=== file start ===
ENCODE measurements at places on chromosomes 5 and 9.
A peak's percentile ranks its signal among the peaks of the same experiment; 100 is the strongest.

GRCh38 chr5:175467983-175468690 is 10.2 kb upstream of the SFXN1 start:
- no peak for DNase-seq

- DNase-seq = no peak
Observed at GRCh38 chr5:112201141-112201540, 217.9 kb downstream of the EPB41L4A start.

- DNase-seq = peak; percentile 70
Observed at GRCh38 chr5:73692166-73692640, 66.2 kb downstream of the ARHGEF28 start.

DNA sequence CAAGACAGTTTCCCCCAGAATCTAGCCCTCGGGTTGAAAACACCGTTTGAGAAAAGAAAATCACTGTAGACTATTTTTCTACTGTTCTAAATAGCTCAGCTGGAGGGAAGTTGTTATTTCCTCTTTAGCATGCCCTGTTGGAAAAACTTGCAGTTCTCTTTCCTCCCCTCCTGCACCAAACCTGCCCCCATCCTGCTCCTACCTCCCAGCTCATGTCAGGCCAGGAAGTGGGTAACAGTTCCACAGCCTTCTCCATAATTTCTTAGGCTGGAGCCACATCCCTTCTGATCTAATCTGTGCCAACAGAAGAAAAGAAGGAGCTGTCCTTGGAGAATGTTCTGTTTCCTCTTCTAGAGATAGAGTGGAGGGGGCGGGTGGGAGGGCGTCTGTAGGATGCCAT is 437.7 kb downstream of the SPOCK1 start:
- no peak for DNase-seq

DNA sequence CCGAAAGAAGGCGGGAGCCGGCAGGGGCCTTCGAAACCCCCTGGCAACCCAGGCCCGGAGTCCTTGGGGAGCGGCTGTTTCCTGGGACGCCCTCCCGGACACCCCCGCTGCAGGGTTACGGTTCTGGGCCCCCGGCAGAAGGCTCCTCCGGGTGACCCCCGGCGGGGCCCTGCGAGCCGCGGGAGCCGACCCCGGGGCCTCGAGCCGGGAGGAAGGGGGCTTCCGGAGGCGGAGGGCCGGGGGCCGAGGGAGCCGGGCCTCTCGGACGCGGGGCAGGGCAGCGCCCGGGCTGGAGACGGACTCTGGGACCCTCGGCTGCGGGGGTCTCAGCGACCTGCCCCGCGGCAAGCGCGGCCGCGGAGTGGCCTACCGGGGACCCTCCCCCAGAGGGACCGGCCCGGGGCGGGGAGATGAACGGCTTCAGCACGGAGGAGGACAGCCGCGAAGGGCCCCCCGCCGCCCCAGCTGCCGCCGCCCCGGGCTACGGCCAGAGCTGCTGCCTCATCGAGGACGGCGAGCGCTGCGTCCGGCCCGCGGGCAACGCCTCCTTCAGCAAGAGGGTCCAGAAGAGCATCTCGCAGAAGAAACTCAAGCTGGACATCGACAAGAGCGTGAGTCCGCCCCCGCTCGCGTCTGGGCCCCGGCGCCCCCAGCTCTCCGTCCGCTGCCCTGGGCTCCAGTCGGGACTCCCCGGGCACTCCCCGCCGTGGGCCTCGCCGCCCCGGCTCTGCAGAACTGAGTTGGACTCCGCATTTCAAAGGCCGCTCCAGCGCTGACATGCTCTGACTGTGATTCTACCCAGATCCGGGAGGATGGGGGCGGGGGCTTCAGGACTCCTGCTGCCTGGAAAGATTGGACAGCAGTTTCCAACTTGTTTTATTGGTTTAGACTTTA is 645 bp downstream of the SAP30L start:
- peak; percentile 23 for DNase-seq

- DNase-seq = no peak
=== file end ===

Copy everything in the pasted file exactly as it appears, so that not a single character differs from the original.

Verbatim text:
ENCODE measurements at places on chromosomes 5 and 9.
A peak's percentile ranks its signal among the peaks of the same experiment; 100 is the strongest.

GRCh38 chr5:175467983-175468690 is 10.2 kb upstream of the SFXN1 start:
- no peak for DNase-seq

- DNase-seq = no peak
Observed at GRCh38 chr5:112201141-112201540, 217.9 kb downstream of the EPB41L4A start.

- DNase-seq = peak; percentile 70
Observed at GRCh38 chr5:73692166-73692640, 66.2 kb downstream of the ARHGEF28 start.

DNA sequence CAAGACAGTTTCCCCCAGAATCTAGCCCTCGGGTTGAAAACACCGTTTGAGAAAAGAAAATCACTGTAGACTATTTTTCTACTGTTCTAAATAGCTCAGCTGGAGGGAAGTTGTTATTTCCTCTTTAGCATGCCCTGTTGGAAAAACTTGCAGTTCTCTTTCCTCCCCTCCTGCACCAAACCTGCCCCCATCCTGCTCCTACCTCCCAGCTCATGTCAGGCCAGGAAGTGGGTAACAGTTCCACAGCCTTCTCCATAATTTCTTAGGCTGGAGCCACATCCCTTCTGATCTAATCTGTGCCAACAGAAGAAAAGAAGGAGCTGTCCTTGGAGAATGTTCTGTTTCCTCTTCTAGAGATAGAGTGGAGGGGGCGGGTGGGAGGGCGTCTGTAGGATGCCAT is 437.7 kb downstream of the SPOCK1 start:
- no peak for DNase-seq

DNA sequence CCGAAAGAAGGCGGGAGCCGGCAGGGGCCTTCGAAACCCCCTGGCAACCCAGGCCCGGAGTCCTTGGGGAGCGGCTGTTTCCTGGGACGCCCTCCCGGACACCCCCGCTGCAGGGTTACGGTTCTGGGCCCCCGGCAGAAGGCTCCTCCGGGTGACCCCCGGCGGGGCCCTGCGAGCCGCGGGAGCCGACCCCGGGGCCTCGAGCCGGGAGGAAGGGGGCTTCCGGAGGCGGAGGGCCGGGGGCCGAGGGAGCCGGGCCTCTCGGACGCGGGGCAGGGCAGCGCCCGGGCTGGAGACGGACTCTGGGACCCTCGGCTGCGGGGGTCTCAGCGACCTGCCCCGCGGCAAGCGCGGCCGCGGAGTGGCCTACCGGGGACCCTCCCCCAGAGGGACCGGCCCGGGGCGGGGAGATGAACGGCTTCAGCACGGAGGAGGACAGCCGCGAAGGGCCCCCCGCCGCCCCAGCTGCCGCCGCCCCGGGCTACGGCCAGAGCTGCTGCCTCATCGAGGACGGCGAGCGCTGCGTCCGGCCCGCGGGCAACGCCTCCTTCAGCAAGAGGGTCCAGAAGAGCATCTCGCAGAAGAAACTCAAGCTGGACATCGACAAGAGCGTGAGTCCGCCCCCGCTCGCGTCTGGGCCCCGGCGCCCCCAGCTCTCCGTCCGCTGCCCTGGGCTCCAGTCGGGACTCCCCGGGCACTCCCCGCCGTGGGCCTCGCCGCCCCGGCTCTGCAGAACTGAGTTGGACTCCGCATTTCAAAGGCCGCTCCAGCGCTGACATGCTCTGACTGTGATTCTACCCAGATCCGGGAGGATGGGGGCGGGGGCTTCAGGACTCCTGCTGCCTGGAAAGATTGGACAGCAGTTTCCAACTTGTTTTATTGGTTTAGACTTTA is 645 bp downstream of the SAP30L start:
- peak; percentile 23 for DNase-seq

- DNase-seq = no peak